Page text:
On February 10, the US Treasury Department issued new final regulations pertaining to the employer mandate under the Patient Protection and Affordable Care Act of 2010 (PPACA), the controversial law known informally as “Obamacare.” No surprise there. But the government dropped a bombshell in the new regulations: It postponed the start date of the employer mandate for certain employers to 2016 – the second extension approved in less than a year.
Under the PPACA, an employer with fifty or more full-time employees may be penalized $2,000 per employee if it fails to provide affordable health insurance coverage to eligible workers. For this purpose, a “full-time employee” is defined as someone working on average thirty or more hours per week. The law includes complex calculations for determining actual penalties.
At its inception, the law required employers to comply with this requirement by January 1, 2014, at the same time the mandate for individuals to obtain coverage kicked in. But last summer, the Treasury Department delayed the deadline for employers for one year until January 1, 2015. Now some employers will receive a second reprieve.
The new final regulations provide guidance on numerous aspects of the employer mandate. It spells out the rules for all sizes of employers – small, medium, and large – based on the number of full-time employees.
Small employers (less than fifty full-time employees): These employers could already rest easy knowing that the employer mandate didn‘t apply to them. Now the new regulations clarify that small employers won’t have to fill out any forms or complete other paperwork in 2015. According to the federal government, the smallest-sized firms represent a whopping 96 percent of all the business entities. The other 4 percent is divided roughly evenly between medium and large employers.
Medium employers (fifty to ninety-nine full-time employees): This group of employers is the one benefiting from a second extension of the Obamacare mandate. The rules won’t begin to apply until January 1, 2016, two years after the initial deadline and one year later than the date after the first postponement. Employers must certify that they didn’t try to circumvent the rules by artificially reducing the staff to fewer than 100 employees.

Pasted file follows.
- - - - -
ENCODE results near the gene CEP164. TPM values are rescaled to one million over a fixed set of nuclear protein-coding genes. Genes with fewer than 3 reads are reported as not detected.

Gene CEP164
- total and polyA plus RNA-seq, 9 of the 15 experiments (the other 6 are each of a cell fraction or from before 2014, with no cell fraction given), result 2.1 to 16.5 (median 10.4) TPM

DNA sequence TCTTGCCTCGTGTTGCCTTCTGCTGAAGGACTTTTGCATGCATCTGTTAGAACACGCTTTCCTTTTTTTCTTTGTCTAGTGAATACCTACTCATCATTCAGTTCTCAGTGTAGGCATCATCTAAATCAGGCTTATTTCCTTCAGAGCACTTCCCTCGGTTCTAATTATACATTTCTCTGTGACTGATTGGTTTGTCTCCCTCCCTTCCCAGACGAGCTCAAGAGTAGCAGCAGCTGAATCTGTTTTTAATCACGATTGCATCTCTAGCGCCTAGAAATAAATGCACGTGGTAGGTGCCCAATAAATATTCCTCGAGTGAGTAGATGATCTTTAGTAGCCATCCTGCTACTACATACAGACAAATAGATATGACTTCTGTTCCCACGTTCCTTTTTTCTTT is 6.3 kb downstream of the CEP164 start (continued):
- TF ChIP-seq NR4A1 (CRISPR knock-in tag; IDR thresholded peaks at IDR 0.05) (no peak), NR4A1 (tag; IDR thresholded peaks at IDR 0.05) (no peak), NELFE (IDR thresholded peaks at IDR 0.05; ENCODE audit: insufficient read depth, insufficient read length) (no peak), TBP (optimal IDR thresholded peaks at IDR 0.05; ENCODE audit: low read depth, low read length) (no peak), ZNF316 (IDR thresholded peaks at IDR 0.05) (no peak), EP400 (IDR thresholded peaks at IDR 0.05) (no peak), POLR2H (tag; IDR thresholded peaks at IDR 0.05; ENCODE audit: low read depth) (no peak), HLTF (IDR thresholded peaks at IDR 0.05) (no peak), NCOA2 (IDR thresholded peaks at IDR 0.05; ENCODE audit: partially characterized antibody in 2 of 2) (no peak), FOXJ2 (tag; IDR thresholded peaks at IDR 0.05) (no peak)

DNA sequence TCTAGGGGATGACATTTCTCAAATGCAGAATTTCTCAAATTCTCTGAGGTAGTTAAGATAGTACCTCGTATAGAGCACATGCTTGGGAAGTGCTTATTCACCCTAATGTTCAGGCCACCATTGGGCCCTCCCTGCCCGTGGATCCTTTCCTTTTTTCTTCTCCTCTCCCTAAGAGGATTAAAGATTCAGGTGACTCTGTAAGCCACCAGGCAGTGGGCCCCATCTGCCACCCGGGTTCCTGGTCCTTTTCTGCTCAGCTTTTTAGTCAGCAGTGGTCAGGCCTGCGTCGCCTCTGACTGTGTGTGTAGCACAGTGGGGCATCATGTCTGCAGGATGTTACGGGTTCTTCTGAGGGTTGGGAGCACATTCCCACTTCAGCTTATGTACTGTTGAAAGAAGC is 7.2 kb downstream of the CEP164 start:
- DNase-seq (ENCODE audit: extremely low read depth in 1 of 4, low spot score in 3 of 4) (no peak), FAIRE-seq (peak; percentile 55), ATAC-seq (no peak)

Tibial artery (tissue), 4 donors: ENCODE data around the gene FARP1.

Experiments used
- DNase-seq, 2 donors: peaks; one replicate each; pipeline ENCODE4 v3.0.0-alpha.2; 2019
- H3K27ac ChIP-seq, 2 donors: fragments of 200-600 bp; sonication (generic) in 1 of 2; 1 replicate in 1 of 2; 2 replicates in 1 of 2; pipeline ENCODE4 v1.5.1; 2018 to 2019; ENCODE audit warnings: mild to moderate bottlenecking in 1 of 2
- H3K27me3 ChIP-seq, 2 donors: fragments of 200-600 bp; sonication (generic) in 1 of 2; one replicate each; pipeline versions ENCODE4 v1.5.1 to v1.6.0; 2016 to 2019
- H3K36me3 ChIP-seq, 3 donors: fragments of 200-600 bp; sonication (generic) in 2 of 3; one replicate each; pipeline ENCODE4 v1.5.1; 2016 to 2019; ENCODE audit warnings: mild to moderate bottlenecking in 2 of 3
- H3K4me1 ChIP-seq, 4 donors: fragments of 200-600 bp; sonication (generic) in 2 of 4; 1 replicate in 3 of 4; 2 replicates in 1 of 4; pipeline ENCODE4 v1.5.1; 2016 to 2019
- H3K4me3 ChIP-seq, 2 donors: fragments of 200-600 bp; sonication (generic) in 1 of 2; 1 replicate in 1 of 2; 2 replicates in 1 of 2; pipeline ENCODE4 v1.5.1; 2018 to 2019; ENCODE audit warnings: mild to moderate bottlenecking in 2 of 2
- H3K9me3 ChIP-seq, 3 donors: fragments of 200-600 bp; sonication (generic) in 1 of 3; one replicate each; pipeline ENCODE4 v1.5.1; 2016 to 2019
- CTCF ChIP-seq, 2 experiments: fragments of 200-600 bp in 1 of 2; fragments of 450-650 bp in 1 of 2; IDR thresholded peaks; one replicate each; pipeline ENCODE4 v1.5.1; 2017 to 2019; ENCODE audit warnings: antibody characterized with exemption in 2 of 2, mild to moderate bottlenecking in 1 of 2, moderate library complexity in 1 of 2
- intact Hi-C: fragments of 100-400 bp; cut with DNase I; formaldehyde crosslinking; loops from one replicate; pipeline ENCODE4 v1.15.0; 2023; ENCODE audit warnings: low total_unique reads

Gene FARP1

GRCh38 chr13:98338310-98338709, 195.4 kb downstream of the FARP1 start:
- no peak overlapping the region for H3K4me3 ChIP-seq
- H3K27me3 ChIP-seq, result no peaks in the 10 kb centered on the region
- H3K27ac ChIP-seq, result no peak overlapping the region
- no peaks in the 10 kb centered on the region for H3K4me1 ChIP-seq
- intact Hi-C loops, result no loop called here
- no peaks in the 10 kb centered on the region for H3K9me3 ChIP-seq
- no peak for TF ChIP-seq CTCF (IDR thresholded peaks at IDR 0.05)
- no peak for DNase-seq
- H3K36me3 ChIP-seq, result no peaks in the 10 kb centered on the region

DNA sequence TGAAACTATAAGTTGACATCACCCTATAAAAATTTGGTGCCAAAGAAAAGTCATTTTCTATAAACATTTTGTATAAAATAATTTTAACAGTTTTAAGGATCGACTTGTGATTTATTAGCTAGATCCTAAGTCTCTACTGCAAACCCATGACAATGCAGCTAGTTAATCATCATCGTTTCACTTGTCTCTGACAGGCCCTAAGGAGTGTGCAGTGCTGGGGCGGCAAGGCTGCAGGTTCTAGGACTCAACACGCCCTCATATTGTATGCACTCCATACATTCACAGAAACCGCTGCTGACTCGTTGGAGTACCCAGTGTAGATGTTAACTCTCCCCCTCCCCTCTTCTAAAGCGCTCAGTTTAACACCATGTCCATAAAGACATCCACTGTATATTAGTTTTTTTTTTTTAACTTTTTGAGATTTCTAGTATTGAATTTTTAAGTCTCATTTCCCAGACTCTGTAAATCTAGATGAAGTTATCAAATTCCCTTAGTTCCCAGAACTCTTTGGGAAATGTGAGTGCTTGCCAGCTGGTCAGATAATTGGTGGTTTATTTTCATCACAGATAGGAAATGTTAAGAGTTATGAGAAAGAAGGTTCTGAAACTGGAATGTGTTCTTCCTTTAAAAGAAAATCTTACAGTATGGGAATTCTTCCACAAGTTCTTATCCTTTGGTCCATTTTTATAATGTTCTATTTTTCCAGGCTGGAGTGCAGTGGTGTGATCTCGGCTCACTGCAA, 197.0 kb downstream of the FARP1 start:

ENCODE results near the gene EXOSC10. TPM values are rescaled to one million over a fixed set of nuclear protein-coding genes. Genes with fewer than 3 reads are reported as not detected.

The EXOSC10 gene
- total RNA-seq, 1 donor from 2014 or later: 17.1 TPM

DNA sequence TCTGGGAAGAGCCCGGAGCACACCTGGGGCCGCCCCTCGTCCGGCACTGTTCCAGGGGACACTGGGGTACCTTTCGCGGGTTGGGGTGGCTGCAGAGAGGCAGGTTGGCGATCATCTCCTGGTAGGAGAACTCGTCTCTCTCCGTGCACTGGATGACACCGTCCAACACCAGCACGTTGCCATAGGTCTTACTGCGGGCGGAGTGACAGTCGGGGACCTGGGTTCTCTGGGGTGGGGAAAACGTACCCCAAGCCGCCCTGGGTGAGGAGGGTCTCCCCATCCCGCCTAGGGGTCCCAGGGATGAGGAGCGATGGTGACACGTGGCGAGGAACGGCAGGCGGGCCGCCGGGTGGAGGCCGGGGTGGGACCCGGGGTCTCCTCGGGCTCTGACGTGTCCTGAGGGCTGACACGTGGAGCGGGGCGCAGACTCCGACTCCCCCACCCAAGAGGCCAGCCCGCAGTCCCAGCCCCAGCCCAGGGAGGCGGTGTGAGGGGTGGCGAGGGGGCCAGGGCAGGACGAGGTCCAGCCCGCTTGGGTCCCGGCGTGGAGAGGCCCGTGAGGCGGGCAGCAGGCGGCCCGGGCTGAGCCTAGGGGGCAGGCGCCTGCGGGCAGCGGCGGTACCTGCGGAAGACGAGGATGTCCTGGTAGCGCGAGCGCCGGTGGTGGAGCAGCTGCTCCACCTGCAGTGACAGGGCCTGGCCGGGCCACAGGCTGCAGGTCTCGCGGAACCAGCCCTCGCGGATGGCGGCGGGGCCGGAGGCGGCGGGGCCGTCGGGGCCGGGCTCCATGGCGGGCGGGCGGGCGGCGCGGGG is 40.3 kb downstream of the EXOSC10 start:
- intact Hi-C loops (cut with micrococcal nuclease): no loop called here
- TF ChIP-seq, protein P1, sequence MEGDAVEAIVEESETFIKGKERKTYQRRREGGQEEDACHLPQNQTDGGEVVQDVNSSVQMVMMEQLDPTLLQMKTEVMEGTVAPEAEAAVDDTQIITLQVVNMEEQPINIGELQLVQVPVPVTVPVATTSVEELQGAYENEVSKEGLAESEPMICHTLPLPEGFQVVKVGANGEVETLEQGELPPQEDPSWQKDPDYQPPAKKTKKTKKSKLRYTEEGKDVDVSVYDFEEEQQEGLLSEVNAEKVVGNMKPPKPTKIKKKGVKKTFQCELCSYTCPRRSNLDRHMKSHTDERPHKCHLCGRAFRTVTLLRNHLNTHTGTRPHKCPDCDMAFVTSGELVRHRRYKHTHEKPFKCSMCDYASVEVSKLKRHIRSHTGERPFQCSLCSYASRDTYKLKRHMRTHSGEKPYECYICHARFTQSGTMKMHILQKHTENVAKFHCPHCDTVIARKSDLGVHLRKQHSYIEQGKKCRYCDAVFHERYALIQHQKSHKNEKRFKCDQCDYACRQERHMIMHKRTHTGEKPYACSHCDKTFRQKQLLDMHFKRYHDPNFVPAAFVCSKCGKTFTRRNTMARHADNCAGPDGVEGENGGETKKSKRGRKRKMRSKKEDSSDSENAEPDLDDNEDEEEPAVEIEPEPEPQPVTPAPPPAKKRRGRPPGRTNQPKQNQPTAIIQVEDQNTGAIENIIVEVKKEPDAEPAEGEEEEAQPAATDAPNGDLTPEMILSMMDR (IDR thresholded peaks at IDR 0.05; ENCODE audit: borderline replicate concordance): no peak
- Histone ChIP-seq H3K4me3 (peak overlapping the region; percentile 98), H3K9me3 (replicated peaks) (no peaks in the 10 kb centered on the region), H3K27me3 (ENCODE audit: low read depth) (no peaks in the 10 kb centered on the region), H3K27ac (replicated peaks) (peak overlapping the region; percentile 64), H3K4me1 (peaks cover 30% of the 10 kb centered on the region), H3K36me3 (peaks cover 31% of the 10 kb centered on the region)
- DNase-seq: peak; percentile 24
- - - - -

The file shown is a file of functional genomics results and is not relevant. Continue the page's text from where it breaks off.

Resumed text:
Large employers (100 or more full-time employees): The January 1, 2015 deadline still applies to this group, but there’s some good news for large employers, too. To avoid any penalties, they were initially required to provide coverage to 95 percent of their full-time employees in 2015. But the new regulations lowered the standard to 70 percent for 2015 before increasing the requirement to 95 percent in 2016.
The new regulations address a slew of other issues, including clarifications of the definition of a “full-time employee.” For instance, volunteers to government units and not-for-profits, like local firefighters and emergency personnel, and seasonal workers (i.e., those working less than six months a year) generally won’t be treated as full-time employees. In addition, an employer may base the determination as to whether it employs 100 full-time employees by using a six-month period instead of an entire year. The new final regulations also feature transitional rules designed to smooth out the transition under Obamacare.
Finally, the latest guidance from the Treasury Department incorporates certain provisions included in proposed regulations on the employer mandate issued in December 2012, such as the ability to “look back” at the previous year to determine the status of workers and the use of safe harbor rules governing the affordability of coverage offered to workers.
Undoubtedly, we haven’t heard the last word on this subject. Besides promising to issue final rules simplifying the reporting requirements for employers, the government hasn’t ruled out any further extensions. We will keep our eyes and ears wide open.
About Ken Berry
Ken Berry, Esq., is a nationally known writer and editor specializing in tax, financial, and legal matters. During his long career, he has served as managing editor of a publisher of content-based marketing tools and vice president of an online continuing education company. As a freelance writer, Ken has authored thousands of articles for a wide variety of newsletters, magazines, and other periodicals.